Functions of endogenous retroviruses does nothing for intelligent design

Scanning electron micrograph of HIV-1 (in green) budding from cultured lymphocyte.

On August 21, 2008, Casey Luskin wrote Large Scale Function for Endogenous Retroviruses: Intelligent Design Prediction Fulfilled While Another Darwinist Argument Bites the Dust. In this post, Luskin uses a recent article in Bioinformatics by Conley et al. to attack a piece of evidence brought up by Douglas Theobald in his 29+ Evidences for Macroevolution. This article can be found at TalkOrigins, and is a must read for anyone who is interested in the evolution debate.

Short response:

Luskin is not really addressing the evidence provided by Theobald. Luskin says that new evidence shows that endogenous retroviruses have function. Theobald never addressed this issue. Therefore, Luskin’s point is moot and should be disregarded as such.

Full Response:

The piece of evidence in question here concerns the presence of endogenous retroviruses (ERVs) found throughout genomes. When a retrovirus (such as HIV or HPV) infects a person, the virus gets incorporated into the person’s DNA. If a germ cell gets infected by one of these viruses, then it will become part of the offspring’s genome. Once it has become part of the genome, it is endogenous and will be passed down to successive generations.

Because these ERVs are passed down to offspring, one should be able to trace the introduction of different ERVs through evolutionary history by examining phylogenetic trees. As pointed out by Theobald, this is in fact what we see when we look at the ape family or the felines. We never see an ERV in the same position in two different distantly related apes without seeing it in the intervening species. So this provides strong support to evolutionary theory. An excellent overview of this can be found in episode 113 of the Evolution 101 podcast.

So how does Luskin try to disprove this evidence? He discusses the Bioinformatics article that points to ERVs affecting transcription of genes. Luskin states:

Douglas Theobald claims that “Endogenous retroviruses provide yet another example of molecular sequence evidence for universal common descent.” The presumption behind his argument is that endogenous retroviruses (ERVs) are functionless stretches of “junk” DNA that persist because they are “selfish”-but they have no function for the organism… The force of Theobald’s argument thus depends upon the premise that ERVs are selfish genetic “junk” that do not necessarily perform any useful function for their host.

However, this is not at all the point of Theobald’s argument. He says nothing about whether the ERVs are able to affect the function of genes. This is clearly a strawman that Luskin created for his uninformed readers.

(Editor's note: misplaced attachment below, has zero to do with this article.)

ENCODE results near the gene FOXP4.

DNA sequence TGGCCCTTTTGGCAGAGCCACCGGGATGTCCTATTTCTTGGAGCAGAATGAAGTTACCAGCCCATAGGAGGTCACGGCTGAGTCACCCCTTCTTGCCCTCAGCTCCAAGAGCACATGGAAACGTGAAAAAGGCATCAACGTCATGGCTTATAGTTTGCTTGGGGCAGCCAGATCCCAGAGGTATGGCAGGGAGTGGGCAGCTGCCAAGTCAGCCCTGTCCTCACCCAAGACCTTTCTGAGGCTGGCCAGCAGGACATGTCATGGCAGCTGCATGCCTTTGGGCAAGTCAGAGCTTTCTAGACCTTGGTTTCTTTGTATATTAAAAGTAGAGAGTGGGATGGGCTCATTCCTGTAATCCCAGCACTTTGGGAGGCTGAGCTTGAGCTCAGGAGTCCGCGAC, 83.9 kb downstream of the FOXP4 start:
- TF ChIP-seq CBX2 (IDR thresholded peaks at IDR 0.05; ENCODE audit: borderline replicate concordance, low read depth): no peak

The focus here is not if the ERVs have a function, it is do their positions in the genome match what a phylogenetic tree would predict.  The fact that ERVs affect gene expression is not unknown or unexpected. For one thing, retroviruses utilize their host cell’s machinery to express their own genes. So if the retrovirus gets put into the genome near another gene, why wouldn’t it affect the gene?

The real thing to ask yourself, or someone from the Discovery Institute, is why a Designer would need to put the skeletons of retroviruses by genes to effect its expression?  Other genes do not have these remnants of retroviruses and seem to function just fine.  This should really be the focus of someone interested in reality, but we know proponents of intelligent design are not interested in what is going on.

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The History Channel’s Evolve

The History Channel has been running a series called “Evolve.”  The basic premise of the show is to take a subject, such as eyes or skin, and trace its path through evolutionary history.  I can not guarantee its scholarly detail, but the show does seem to be accurate.  The renderings of ancient life is really well done and interesting bits of trivia are sprinkled throughout the show.  If you have not seen the show yet, I highly recommend you checking it out.  Here is a list of upcoming episodes.

The multiverse and evolution, related only in the minds at the Discovery Institute

On August 11, 2008, Casey Luskin veers away from his usual posts of misunderstanding and misreporting of evolution to talk about a subject that is completely unrelated to evolution: the theory of the mulitverse.  This theory states that there might be an infinite number of parallel universes that each differ by small variables.  As he says:

this speculative idea was invented for the purpose of avoiding the conclusion that the cosmos was intelligently designed

Does Luskin really think that scientists (many of whom are religious) sit around thinking of ways to disprove God? Does Luskin have any proof that this is the case? Of course not. This technique of accusing scientists of trying to destroy God by making up theories is ridiculous and has been a talking point against evolutionary theory.

But how did the theory arise? I really don’t know, but it does seem to fall out from what we know of quantum mechanics and the inflation shortly after the big bang.  Michael Clive Price wrote a FAQ explaining how the mulitverse actually resolves many paradoxes found in quantum mechanics.

Luskin continues:

the hypothesis was constructed in order to explain away the improbability of our universe’s physical laws, which are finely-tuned to permit the existence of advanced life.

Ignoring Luskin’s denial that the hypothesis came out scientific observations, another possibility that Luskin does not offer is that there is some fundamental property that forces the physical laws to be compatible with each other. This property would lead to the inevitable values that we currently measure.